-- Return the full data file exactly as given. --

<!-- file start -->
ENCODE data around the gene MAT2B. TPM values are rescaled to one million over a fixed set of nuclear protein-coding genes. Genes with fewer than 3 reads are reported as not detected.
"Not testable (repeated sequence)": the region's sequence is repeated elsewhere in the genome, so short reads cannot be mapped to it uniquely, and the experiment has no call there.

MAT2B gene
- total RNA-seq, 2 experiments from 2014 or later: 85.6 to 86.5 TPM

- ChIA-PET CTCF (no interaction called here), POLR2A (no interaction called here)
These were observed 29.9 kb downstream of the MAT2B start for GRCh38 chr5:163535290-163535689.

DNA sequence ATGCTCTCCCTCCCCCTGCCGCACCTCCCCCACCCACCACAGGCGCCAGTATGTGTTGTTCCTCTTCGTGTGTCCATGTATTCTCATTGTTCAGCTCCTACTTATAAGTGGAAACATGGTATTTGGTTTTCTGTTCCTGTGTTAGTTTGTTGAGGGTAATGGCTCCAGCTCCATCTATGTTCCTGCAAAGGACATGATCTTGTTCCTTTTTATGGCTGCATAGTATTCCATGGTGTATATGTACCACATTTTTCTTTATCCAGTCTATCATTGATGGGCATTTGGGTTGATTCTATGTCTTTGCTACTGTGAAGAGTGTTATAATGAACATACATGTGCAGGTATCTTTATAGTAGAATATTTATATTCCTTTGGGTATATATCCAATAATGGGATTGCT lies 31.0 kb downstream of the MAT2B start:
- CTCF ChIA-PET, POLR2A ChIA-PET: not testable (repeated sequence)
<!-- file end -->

ENCODE data around the gene MAT2B. TPM values are rescaled to one million over a fixed set of nuclear protein-coding genes. Genes with fewer than 3 reads are reported as not detected.
"Not testable (repeated sequence)": the region's sequence is repeated elsewhere in the genome, so short reads cannot be mapped to it uniquely, and the experiment has no call there.

MAT2B gene
- total RNA-seq, 2 experiments from 2014 or later: 85.6 to 86.5 TPM

- ChIA-PET CTCF (no interaction called here), POLR2A (no interaction called here)
These were observed 29.9 kb downstream of the MAT2B start for GRCh38 chr5:163535290-163535689.

DNA sequence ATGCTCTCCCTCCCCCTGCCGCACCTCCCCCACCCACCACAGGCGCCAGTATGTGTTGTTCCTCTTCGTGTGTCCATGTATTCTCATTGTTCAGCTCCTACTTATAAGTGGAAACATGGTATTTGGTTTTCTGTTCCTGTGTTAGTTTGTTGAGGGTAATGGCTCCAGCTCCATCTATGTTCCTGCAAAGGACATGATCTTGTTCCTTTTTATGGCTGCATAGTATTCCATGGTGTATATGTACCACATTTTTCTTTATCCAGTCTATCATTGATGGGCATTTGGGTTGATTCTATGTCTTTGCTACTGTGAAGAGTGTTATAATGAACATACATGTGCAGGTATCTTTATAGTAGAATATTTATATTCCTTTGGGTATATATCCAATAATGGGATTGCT lies 31.0 kb downstream of the MAT2B start:
- CTCF ChIA-PET, POLR2A ChIA-PET: not testable (repeated sequence)